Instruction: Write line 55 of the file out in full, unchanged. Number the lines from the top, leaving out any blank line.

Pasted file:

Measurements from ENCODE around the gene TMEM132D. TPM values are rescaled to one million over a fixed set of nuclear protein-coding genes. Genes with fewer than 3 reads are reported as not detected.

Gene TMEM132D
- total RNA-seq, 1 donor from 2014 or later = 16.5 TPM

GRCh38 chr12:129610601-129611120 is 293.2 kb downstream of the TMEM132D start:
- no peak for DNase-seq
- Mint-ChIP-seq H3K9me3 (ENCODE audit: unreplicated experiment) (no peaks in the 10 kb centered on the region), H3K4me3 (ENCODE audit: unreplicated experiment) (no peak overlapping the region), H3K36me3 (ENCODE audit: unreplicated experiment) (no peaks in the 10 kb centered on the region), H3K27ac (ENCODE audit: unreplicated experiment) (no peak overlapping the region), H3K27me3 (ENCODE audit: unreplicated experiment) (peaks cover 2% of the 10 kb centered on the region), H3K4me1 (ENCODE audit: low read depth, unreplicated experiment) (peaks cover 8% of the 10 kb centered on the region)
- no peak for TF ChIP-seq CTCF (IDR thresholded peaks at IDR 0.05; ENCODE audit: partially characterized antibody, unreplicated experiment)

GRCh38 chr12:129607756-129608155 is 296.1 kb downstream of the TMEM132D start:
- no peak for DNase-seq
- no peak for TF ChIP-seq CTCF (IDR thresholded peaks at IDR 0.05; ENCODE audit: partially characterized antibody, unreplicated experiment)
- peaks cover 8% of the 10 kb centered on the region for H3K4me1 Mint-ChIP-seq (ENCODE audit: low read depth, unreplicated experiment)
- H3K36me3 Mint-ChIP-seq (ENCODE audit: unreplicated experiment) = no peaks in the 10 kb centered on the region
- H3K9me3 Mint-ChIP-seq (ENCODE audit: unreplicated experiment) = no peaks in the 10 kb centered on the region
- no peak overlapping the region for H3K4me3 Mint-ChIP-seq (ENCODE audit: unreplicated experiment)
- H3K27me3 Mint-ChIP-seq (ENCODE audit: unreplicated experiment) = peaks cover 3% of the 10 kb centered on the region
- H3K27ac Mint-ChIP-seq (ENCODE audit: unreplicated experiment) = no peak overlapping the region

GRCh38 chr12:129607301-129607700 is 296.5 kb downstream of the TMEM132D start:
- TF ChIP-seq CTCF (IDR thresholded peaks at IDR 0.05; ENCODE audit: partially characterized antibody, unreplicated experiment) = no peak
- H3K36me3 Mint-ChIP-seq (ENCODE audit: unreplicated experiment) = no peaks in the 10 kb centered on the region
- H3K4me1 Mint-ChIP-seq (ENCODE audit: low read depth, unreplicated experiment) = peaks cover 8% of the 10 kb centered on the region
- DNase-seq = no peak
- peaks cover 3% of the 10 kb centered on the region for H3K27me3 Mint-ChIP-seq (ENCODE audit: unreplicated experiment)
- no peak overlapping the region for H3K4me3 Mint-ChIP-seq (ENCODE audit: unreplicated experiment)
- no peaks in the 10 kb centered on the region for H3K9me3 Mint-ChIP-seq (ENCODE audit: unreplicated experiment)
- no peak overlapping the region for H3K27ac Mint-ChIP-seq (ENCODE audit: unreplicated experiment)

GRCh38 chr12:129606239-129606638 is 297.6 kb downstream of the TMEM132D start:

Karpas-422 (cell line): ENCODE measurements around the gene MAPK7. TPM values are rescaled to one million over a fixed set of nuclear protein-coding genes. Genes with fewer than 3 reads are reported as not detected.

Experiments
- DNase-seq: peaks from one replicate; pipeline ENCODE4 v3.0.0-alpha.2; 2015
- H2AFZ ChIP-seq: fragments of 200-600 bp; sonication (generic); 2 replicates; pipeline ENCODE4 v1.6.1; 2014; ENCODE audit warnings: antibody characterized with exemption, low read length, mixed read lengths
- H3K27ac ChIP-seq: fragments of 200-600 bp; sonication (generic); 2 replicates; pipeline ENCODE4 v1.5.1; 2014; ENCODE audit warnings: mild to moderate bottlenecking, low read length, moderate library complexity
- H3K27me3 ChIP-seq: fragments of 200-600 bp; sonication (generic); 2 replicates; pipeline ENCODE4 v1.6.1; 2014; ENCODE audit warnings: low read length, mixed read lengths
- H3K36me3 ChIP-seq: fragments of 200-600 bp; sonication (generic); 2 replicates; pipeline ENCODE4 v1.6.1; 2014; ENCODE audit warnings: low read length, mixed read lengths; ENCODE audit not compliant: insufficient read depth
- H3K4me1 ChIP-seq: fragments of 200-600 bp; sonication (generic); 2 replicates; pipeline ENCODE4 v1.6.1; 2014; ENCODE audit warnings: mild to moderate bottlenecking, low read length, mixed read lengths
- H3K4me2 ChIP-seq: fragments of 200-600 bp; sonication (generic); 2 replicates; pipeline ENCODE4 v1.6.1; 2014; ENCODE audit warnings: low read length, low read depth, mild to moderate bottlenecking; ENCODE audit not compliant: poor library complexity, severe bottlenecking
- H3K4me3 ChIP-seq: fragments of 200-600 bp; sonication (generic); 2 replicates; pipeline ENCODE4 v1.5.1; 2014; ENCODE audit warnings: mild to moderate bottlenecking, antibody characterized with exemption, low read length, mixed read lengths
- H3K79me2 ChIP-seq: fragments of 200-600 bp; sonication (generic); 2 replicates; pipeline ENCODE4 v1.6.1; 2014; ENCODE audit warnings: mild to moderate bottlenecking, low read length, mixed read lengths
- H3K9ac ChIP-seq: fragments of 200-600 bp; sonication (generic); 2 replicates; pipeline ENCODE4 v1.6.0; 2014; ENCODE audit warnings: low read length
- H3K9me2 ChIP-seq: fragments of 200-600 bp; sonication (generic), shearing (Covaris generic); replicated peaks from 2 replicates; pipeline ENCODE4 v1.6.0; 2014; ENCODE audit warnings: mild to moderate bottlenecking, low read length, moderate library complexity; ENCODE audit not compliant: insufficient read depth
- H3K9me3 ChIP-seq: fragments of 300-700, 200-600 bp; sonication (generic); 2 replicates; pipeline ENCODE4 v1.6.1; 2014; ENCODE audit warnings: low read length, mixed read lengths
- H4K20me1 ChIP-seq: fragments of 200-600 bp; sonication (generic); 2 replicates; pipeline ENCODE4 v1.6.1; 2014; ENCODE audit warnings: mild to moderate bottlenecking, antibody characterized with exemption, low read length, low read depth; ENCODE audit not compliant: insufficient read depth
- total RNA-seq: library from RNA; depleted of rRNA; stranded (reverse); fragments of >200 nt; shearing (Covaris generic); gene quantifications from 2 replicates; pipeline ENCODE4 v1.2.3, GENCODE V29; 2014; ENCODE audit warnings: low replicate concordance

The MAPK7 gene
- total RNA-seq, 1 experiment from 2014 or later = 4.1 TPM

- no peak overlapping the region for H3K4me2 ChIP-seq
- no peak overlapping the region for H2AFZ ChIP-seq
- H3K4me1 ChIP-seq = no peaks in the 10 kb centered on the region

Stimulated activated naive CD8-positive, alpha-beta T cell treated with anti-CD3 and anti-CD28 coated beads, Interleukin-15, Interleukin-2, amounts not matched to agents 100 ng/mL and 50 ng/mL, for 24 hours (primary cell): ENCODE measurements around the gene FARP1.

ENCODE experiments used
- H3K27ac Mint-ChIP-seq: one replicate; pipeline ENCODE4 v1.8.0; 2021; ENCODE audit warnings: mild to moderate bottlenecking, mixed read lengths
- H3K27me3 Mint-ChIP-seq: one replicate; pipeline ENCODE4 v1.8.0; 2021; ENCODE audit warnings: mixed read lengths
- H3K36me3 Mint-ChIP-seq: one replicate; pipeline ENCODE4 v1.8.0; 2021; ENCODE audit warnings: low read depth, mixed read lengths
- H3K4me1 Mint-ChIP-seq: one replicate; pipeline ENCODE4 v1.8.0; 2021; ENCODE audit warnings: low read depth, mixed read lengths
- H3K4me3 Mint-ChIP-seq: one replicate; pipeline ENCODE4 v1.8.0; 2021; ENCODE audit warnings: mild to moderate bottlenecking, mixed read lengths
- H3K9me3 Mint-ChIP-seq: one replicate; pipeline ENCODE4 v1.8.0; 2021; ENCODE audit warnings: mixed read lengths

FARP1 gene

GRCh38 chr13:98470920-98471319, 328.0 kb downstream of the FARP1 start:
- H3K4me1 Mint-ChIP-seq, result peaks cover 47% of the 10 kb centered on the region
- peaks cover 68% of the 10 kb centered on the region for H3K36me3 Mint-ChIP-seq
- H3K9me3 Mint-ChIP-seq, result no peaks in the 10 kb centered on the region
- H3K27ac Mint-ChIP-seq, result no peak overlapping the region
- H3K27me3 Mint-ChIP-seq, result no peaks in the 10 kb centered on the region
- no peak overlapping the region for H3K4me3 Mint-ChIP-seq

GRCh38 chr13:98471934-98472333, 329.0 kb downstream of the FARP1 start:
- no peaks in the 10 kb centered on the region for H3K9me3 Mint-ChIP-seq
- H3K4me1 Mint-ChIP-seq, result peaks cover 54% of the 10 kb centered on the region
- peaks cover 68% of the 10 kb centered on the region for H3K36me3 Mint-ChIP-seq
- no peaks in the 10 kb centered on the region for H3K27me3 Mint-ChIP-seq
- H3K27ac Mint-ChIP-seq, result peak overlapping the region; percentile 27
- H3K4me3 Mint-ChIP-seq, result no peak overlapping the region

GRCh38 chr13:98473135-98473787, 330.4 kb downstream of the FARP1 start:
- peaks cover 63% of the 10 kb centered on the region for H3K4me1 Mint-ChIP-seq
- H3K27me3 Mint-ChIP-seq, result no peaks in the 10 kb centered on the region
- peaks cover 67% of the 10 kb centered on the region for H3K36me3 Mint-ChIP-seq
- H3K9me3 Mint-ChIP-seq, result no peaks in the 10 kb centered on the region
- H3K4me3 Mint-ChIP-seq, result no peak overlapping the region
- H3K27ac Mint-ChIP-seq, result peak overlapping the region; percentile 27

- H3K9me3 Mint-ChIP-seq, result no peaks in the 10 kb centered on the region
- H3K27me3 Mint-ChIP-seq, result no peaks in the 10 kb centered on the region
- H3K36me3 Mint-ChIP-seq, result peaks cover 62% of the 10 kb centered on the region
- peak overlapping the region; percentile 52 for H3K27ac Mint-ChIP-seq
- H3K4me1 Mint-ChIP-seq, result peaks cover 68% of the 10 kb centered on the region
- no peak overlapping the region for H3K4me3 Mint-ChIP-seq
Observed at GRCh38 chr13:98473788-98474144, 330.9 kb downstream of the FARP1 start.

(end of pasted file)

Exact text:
- H3K9me3 Mint-ChIP-seq: one replicate; pipeline ENCODE4 v1.8.0; 2021; ENCODE audit warnings: mixed read lengths